ICD-10-CM

This page provides an overview of spine-specific information on ICD-9 and the transition to ICD-10.

ICD-10 Transition

As of October 1, 2015 all health care entities covered by the Health Insurance Portability and Accountability Act (HIPAA) are required to use ICD-10 codes in place of the existing ICD-9-CM code set for medical diagnoses. ICD-10 is a more detailed system that will allow for collection of more specific data about patient diagnoses. ICD-10 codes are 3-7 digits compared with the 3-5 digits in ICD-9-CM.

NASS has developed a crosswalk of ICD-9-CM codes commonly used in spine care to the new ICD-10 codes. These recommendations reflect the opinions of the NASS Coding Committee and do not constitute an official position or statement by NASS.

CMS & AMA Announce Efforts to Help Prepare for the Transition to ICD-10

Medicare claims will not be denied solely based on ICD-10 coding errors for one year beginning October 1.

Together, the American Medical Association (AMA) and Centers for Medicare and Medicaid Services (CMS) announced on July 6, 2015 that an agreement has been reached on the issue of a “grace period” for the October 1, 2015 implementation of the ICD-10 diagnosis code set. CMS released the following information:

  • For a one year period starting October 1, Medicare claims will not be denied solely on the specificity of the ICD-10 diagnosis codes provided, as long as the physician submitted an ICD-10 code from an appropriate family of codes. In addition, Medicare claims will not be audited based on the specificity of the diagnosis codes as long as they are from the appropriate family of codes. This policy will be followed by Medicare Administrative Contractors and Recovery Audit Contractors.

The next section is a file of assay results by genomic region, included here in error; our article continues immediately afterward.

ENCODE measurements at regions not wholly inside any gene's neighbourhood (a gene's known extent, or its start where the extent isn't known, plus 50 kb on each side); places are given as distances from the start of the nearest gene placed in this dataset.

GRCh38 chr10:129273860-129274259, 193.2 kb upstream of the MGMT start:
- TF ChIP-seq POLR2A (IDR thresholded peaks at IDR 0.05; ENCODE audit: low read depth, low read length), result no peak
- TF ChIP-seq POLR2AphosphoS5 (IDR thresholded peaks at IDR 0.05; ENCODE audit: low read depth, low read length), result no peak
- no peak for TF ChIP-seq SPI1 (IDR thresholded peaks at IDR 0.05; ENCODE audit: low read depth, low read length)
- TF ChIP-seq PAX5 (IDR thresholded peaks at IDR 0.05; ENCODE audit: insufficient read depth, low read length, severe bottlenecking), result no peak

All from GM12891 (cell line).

• To avoid potential problems with mid-year coding changes in CMS quality programs (PQRS, VBM and MU) for the 2015 reporting year, physicians using the appropriate family of diagnosis codes will not be penalized if CMS experiences difficulties in accurately calculating quality scores (i.e., for PQRS, VBM, or Meaningful Use). CMS will continue to monitor implementation and adjust the duration if needed.

  • CMS will establish an ICD-10 Ombudsman to help receive and triage physician and provider problems that need to be resolved during the transition.

  • CMS will authorize advanced payments if Medicare contractors are unable to process claims within established time limits due to problems with ICD-10 implementation.

The AMA will monitor implementation and let CMS know of any issues that arise during the transition so that they can make any necessary adjustments to the grace period policies and the timeline that has currently been put in to place.

NASS has developed a crosswalk of ICD-9-CM codes commonly used in spine care to the new ICD-10 codes. These recommendations reflect the opinions of the NASS Coding Committee and do not constitute an official position or statement by NASS. Watch the NASS website for additional information on webinars and other resources as the transition deadline approaches. The AMA also has a broad range of materials available on its web site to help physicians prepare for the October 1 deadline.

Coding Courses

Information on ICD-10 will be incorporated into the 2016 NASS Coding Courses. Watch the NASS website for additional information on webinars and other resources as the transition deadline approaches. Additionally, the Centers for Medicare and Medicaid Services (CMS) has numerous resources​ designed to assist in implementing ICD-10.